Isn't this event supposed to be called win or lose (or abort) at the end of each battle? I'm not sure if this means at the end of each round, or at the end of all rounds, but I don't think it's getting called ever... Am I doing something wrong? --BenHorner 23:02, 25 June 2009 (UTC)
- Is called only at the end of the battle, after all rounds or if you click the stop button on the gui. You can use onWin and onDeath to know when a single round is over and how it ended. --zyx
anatomy of a turn
Here is what I currently have for the seuqence of processing during a turn, the reference I got it from is no longer a valid web page, it was the help link from: http://robocode.sourceforge.net/ which now redirects to this wiki. =)
- each turn these things happen in order:
- time is incremented
- bullets move and check for collisions
- BulletHitEvent data collected
- robots move
- bullets are fired (energy is charged for firing)
- adjust heading
- adjust acceleration
- adjust velocity
- adjust position
- ScannedRobotEvent data collected
- events are fired in priority order using previously collected data
- robots execute their run() method until their thread is blocked (through action, or time out)
Does anyone have anything to add to the above? Or change? I always thought that all the events would fire at once, and you would receive them in order of the priorities you set... I assumed they all fired where it says "scans are made" above. I'm also wondering, if it is unintuitive, at what point a robot's energy is charged for firing? Thanks for any help on this one. --BenHorner 21:19, 25 May 2009 (UTC)
- Just realized that the original source of my info was this: http://robowiki.net/w/index.php?title=Robocode/Game_Physics it just changed locations I guess.
Well, robots are given events 'all at once' at the begining of the "robots execute their code" stage, but the event objects are actually generated prior to this though, during all the other stages listed. For example, relating to the "discrepancy" you noted below:
1) The BulletHitEvent data storage object, is created during the "bullets move and check for collisions" stage, before the robot has fired or moved or anything.
2) The robot actually fires/moves/etc during the "robot move" stage, this is when the robot has an energy change for firing.
3) The ScannedRobotEvent data storage object is created during the "scans are made" stage.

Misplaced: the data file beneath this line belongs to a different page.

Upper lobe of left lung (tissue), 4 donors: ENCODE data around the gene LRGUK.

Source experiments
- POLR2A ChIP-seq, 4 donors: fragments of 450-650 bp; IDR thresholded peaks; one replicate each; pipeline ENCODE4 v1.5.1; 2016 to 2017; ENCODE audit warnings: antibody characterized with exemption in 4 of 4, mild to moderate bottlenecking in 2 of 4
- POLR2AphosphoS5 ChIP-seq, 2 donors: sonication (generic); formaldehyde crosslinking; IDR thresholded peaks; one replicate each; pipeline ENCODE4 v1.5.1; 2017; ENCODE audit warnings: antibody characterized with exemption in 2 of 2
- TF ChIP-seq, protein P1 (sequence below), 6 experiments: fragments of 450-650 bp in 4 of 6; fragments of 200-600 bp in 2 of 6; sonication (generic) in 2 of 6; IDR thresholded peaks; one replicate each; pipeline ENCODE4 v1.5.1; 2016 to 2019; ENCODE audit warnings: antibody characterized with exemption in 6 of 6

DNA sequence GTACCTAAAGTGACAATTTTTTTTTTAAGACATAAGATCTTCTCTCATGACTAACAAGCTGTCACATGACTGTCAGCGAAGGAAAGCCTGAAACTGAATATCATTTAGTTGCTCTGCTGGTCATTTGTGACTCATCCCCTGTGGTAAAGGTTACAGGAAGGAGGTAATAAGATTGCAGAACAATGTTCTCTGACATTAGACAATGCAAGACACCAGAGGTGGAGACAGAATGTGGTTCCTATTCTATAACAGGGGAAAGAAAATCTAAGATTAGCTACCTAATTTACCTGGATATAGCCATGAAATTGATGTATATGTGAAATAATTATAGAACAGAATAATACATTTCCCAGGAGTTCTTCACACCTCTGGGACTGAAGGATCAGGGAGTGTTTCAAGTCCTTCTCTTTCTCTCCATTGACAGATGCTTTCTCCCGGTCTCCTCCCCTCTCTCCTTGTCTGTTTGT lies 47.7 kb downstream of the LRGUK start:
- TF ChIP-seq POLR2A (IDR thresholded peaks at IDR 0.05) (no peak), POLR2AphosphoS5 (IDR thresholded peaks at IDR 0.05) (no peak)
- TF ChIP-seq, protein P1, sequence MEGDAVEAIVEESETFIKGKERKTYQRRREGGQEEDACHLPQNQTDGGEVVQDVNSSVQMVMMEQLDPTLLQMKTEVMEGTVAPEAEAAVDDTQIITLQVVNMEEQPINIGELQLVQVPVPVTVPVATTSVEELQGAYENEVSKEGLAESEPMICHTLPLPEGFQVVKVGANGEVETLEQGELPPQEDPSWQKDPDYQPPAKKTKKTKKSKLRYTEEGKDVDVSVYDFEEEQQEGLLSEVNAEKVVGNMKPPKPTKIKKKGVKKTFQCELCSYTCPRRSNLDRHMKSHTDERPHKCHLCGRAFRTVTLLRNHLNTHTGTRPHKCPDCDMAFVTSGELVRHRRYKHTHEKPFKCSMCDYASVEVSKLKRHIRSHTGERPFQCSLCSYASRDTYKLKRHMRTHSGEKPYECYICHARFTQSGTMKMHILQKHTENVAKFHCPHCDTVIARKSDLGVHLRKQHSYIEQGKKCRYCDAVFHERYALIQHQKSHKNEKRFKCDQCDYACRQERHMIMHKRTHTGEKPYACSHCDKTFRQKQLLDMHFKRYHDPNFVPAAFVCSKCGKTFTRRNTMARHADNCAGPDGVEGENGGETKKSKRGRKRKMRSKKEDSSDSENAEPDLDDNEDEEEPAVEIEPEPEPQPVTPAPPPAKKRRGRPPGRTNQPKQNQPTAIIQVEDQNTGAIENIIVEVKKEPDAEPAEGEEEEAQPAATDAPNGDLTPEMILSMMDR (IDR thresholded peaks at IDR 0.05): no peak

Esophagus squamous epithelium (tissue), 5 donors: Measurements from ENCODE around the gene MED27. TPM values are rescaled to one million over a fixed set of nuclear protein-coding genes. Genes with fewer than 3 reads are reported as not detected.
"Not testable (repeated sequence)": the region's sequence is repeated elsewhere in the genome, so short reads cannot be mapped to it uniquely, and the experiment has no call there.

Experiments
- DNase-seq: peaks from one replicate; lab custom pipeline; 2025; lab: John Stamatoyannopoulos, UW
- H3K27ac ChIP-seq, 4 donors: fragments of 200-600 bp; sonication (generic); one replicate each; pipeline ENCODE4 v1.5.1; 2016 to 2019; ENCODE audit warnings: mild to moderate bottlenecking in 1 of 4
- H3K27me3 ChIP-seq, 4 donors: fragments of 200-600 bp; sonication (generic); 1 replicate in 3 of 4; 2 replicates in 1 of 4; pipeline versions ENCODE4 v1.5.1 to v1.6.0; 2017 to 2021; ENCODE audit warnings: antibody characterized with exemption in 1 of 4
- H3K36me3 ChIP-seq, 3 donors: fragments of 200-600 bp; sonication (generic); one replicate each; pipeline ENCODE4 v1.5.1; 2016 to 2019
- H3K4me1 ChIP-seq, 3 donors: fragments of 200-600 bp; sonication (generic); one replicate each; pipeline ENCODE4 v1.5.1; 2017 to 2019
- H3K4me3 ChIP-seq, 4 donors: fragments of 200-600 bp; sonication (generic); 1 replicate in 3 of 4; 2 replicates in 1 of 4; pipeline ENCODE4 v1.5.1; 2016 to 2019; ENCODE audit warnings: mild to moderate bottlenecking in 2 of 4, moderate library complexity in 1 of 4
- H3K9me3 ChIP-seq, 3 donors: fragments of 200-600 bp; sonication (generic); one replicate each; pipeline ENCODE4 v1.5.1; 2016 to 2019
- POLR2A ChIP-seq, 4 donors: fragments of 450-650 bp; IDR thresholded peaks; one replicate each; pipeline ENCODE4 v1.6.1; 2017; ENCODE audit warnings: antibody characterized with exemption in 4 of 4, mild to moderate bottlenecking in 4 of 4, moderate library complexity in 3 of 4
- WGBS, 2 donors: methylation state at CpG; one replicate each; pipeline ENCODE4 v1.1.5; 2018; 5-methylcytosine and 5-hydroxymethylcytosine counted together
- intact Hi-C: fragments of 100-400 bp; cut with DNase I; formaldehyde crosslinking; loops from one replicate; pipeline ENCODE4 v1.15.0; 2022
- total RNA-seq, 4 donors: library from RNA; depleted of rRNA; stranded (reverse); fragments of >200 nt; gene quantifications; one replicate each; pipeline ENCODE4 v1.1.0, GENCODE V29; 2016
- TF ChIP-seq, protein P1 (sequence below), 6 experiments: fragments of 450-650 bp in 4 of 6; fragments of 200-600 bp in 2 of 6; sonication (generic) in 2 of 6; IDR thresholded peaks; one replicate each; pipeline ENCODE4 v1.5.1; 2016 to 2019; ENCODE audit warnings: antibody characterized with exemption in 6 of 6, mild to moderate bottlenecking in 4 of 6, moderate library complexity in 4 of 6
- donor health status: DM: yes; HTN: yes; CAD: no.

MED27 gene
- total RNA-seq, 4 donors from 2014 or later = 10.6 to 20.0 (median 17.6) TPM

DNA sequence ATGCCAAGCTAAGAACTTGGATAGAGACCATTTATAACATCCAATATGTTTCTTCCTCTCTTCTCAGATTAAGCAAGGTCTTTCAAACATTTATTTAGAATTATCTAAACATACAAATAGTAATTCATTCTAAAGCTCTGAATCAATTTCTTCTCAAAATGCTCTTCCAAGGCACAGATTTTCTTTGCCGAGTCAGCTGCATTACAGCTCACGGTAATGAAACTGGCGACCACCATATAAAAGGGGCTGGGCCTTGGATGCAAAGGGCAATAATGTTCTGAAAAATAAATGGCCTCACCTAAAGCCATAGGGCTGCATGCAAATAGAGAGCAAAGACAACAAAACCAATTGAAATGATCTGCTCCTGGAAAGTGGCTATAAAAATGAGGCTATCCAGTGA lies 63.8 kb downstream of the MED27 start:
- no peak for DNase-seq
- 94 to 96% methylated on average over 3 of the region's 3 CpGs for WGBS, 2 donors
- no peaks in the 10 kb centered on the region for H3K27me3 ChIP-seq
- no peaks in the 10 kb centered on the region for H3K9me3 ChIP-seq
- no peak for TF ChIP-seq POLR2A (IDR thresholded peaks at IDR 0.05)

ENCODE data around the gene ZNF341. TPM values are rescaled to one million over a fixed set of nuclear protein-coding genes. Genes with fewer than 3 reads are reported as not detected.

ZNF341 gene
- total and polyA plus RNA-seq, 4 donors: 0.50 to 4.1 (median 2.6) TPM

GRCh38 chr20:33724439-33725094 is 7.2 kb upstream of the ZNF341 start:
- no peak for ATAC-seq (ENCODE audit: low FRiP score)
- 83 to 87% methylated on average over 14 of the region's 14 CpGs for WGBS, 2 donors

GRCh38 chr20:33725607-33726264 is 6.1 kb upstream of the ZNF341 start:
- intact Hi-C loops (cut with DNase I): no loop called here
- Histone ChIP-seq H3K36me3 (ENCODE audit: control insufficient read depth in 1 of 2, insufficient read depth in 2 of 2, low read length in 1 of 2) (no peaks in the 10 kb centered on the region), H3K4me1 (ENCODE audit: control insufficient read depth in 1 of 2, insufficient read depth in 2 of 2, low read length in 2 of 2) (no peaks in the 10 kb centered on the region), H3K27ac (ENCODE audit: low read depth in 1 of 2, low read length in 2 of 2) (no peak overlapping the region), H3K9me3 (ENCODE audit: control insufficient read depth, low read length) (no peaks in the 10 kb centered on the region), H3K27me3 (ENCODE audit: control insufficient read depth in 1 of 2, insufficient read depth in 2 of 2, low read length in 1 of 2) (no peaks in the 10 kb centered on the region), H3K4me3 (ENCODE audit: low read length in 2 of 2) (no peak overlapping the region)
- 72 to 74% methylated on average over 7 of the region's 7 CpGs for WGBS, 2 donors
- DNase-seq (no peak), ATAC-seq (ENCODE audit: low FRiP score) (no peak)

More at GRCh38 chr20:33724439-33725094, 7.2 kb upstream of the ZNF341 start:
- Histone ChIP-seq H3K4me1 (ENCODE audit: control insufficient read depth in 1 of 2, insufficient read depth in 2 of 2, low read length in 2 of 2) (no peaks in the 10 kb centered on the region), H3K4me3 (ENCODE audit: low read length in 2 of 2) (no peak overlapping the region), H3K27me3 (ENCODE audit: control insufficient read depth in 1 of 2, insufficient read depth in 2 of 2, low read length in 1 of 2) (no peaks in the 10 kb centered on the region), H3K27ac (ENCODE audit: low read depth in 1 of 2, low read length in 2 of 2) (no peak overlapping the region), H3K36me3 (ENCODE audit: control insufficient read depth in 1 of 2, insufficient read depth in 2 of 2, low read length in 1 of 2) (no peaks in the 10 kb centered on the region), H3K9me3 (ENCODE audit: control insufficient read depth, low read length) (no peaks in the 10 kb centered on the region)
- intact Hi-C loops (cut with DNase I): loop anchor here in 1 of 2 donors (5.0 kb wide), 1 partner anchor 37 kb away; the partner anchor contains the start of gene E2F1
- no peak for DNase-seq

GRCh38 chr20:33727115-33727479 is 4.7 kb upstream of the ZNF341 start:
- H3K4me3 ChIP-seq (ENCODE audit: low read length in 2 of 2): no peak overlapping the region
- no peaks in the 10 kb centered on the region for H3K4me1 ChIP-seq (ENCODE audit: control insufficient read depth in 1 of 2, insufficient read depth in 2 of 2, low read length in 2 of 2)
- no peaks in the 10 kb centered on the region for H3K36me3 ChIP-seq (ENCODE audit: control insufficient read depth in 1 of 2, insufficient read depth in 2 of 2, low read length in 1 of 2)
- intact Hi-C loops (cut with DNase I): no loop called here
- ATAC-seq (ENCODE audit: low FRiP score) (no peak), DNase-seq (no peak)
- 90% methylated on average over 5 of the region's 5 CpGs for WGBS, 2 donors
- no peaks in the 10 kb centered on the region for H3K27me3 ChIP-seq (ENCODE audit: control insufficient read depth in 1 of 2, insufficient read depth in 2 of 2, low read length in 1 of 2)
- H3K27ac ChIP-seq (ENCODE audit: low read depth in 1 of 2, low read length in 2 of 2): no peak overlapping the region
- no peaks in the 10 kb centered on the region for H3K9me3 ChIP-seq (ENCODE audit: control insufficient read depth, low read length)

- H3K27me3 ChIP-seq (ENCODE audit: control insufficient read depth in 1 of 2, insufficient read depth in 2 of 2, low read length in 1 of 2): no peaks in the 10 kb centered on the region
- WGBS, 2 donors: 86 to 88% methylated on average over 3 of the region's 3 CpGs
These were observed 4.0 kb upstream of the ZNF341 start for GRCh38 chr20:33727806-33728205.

4) The things like onBulletHit() and onScannedRobot() are called, in order of priority, at the start of the "robots execute their code" stage, after steps 1 to 3, using the event objects created before.
Does this explain things? :) --Rednaxela 04:24, 26 May 2009 (UTC)
I haven't fully digested it, but I appreciate the information! Are you saying that "bullets move and check for collisions" includes the bullet that the robot is about to fire during the "robots move phase", or is it just bullets that were fired in previous ticks? I've adjusted my outline above, if you have other information that could be inserted, please let me know! --BenHorner 02:36, 27 May 2009 (UTC)
No, "bullets move and check for collisions" doesn't include the bullet that the robot is firing in the "robots move phase". That bullet never exists until the "robots move phase" and at that phase is generated at the center of the bot at the begining of that phase. --Rednaxela 04:05, 27 May 2009 (UTC)
discrepancy between HitRobotEvent and ScannedRobotEvent?
I was wondering if anyone else has noticed a discrepancy between the enemy energy reported by the HitRobotEvent, and the ScannedRobot event...? I have my bot which currently doesn't move, going up against Crazy in 35 round battles to test my radar and bookkeeping code. It seems like about twice per (35 round) battle I get a discrepancy of exactly 0.1 energy points. I believe the HitRobotEvent happens first, and reports lets say 54.60 for the enemy energy, and in the same round a ScannedRobotEvent happens reporting 54.50 for the enemy energy. This is a small difference, but I'm wondering if I should be accounting for fuzziness (something like sensor noise) in my bookkeeping code, rather than planning for exactness. Does this kind of thing happen many places? --BenHorner 17:11, 25 May 2009 (UTC)
- I haven't checked anything like that, but I only trust the onScannedEvent energy value, maybe something happens after the robots hit. --zyx 19:04, 25 May 2009 (UTC)